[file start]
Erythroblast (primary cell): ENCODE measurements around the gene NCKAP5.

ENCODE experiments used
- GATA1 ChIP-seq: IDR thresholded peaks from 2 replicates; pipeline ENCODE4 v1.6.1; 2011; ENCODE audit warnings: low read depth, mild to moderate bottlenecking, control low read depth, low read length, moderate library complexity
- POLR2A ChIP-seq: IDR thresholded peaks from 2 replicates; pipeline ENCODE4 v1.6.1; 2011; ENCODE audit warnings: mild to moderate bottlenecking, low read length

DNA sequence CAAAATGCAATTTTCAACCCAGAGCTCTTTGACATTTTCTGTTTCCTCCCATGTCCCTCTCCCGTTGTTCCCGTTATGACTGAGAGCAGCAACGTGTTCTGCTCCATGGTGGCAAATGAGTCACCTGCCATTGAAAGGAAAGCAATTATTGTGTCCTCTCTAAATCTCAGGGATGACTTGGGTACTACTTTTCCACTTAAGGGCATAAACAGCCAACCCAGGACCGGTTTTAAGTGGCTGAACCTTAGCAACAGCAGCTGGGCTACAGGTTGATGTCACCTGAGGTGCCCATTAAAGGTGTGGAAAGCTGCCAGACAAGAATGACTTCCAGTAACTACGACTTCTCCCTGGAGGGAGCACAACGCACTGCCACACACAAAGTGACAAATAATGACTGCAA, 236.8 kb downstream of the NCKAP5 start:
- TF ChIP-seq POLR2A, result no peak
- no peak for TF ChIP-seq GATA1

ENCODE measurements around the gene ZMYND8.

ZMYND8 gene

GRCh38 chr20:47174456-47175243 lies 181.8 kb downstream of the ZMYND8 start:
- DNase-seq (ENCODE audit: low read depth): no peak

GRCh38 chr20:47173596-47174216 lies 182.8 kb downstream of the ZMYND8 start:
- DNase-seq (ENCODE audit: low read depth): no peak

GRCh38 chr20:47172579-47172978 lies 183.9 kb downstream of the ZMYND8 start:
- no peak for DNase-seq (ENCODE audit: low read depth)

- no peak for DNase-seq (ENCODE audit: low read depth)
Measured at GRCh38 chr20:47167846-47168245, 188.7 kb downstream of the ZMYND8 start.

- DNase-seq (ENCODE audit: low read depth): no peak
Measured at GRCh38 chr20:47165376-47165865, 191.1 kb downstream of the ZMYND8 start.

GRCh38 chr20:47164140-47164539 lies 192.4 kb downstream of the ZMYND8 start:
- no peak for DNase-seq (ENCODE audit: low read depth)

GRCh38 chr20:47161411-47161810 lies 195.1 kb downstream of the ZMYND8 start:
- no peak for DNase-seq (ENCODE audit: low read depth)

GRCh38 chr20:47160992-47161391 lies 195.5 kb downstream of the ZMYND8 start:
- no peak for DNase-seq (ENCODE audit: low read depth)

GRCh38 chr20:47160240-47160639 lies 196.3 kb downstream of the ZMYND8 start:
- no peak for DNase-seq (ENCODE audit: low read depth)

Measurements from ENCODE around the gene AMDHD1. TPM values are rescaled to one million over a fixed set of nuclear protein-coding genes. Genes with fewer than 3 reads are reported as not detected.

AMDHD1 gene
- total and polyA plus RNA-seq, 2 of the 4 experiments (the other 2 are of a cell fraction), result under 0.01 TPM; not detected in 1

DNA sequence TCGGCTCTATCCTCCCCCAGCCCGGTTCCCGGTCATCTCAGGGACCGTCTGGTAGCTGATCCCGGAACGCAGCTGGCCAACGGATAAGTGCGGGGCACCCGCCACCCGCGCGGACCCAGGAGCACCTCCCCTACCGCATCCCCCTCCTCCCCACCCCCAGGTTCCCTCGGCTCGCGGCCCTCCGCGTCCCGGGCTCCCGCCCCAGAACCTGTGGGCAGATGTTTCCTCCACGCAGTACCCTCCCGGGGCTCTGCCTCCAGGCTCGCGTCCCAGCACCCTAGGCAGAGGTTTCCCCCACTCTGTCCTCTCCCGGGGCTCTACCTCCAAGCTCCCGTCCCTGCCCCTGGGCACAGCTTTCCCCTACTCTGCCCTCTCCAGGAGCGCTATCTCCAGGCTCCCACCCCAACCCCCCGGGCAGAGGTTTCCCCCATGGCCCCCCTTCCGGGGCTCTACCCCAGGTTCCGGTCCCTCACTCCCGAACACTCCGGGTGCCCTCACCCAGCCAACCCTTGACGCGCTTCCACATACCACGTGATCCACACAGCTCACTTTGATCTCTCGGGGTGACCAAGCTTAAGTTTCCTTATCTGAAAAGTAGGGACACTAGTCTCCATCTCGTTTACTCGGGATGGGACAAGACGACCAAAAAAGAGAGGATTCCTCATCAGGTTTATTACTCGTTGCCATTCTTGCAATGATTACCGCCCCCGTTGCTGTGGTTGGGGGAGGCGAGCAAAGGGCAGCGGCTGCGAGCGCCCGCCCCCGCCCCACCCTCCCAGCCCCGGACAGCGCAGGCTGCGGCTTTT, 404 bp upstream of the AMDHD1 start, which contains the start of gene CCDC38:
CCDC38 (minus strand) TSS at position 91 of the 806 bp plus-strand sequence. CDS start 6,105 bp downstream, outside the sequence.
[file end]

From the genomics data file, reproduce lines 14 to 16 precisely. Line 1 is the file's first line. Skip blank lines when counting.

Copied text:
GRCh38 chr20:47172579-47172978 lies 183.9 kb downstream of the ZMYND8 start:
- no peak for DNase-seq (ENCODE audit: low read depth)

- no peak for DNase-seq (ENCODE audit: low read depth)